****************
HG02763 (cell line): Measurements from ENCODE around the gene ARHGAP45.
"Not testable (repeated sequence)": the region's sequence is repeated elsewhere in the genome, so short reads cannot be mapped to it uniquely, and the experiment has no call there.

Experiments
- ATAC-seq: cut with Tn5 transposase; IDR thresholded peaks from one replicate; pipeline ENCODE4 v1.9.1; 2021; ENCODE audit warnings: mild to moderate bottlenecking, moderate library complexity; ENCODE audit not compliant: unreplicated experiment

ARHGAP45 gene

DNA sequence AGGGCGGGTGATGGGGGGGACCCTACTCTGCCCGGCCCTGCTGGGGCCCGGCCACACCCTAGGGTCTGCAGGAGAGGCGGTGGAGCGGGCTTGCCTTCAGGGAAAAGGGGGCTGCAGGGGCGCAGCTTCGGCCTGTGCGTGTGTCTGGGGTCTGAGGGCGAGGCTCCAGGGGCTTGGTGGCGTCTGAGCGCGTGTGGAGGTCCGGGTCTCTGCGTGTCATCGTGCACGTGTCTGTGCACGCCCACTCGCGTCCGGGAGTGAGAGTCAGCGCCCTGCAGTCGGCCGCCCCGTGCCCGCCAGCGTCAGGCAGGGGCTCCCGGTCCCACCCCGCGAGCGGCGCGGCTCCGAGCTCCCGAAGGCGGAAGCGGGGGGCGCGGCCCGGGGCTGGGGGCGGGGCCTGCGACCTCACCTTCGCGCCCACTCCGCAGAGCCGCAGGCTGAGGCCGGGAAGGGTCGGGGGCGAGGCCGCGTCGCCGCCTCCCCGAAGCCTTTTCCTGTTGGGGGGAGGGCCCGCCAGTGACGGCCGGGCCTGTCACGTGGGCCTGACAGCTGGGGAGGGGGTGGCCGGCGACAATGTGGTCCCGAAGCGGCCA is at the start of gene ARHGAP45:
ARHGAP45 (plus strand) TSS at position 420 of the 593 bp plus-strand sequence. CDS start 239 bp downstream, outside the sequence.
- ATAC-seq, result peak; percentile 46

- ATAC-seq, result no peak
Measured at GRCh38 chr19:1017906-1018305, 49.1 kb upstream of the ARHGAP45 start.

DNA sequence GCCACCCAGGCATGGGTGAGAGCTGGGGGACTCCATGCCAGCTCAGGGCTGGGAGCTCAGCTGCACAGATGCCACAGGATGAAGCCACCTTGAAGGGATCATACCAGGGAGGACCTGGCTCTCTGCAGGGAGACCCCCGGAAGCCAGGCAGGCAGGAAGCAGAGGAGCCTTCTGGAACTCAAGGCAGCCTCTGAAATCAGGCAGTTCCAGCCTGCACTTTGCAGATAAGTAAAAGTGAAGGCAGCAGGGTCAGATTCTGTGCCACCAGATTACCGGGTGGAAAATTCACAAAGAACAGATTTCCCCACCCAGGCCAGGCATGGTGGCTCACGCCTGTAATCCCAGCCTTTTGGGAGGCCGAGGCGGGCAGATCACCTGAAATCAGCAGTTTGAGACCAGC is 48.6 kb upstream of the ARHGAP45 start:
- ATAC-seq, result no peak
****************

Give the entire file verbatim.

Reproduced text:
HG02763 (cell line): Measurements from ENCODE around the gene ARHGAP45.
"Not testable (repeated sequence)": the region's sequence is repeated elsewhere in the genome, so short reads cannot be mapped to it uniquely, and the experiment has no call there.

Experiments
- ATAC-seq: cut with Tn5 transposase; IDR thresholded peaks from one replicate; pipeline ENCODE4 v1.9.1; 2021; ENCODE audit warnings: mild to moderate bottlenecking, moderate library complexity; ENCODE audit not compliant: unreplicated experiment

ARHGAP45 gene

DNA sequence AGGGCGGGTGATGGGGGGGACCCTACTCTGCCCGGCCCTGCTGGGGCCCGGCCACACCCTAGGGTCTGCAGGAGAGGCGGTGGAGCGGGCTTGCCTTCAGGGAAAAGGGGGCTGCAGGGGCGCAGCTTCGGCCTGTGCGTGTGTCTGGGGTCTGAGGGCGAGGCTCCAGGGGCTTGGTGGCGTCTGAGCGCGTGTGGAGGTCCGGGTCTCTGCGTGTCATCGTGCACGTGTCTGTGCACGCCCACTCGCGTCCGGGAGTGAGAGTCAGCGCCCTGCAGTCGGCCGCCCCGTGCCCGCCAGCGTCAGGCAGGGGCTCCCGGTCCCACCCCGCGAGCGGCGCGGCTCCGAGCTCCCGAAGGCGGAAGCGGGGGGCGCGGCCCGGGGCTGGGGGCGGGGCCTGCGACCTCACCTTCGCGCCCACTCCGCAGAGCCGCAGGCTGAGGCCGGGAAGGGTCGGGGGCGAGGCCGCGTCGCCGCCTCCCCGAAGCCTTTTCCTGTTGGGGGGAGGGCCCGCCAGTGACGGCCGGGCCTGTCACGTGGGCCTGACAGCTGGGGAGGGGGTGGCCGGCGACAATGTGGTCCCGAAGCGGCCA is at the start of gene ARHGAP45:
ARHGAP45 (plus strand) TSS at position 420 of the 593 bp plus-strand sequence. CDS start 239 bp downstream, outside the sequence.
- ATAC-seq, result peak; percentile 46

- ATAC-seq, result no peak
Measured at GRCh38 chr19:1017906-1018305, 49.1 kb upstream of the ARHGAP45 start.

DNA sequence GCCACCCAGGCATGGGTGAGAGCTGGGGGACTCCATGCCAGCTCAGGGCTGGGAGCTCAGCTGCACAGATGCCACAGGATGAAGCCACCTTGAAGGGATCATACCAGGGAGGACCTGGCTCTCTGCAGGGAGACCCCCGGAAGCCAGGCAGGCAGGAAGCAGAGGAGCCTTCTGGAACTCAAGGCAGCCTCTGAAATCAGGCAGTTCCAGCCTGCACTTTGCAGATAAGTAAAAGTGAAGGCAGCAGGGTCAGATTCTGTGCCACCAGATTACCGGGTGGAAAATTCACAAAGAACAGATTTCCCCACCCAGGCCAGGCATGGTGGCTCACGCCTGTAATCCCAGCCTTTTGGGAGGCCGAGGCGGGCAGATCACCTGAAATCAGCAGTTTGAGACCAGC is 48.6 kb upstream of the ARHGAP45 start:
- ATAC-seq, result no peak